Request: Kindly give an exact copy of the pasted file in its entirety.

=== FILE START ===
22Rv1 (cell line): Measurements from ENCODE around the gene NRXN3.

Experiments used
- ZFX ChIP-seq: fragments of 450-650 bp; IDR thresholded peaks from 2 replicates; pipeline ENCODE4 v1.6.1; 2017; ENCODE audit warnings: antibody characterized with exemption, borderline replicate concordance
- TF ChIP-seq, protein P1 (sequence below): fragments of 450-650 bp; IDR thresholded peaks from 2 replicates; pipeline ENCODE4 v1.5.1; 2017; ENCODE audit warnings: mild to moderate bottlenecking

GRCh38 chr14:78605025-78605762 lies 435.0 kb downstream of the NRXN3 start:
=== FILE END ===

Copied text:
22Rv1 (cell line): Measurements from ENCODE around the gene NRXN3.

Experiments used
- ZFX ChIP-seq: fragments of 450-650 bp; IDR thresholded peaks from 2 replicates; pipeline ENCODE4 v1.6.1; 2017; ENCODE audit warnings: antibody characterized with exemption, borderline replicate concordance
- TF ChIP-seq, protein P1 (sequence below): fragments of 450-650 bp; IDR thresholded peaks from 2 replicates; pipeline ENCODE4 v1.5.1; 2017; ENCODE audit warnings: mild to moderate bottlenecking

GRCh38 chr14:78605025-78605762 lies 435.0 kb downstream of the NRXN3 start: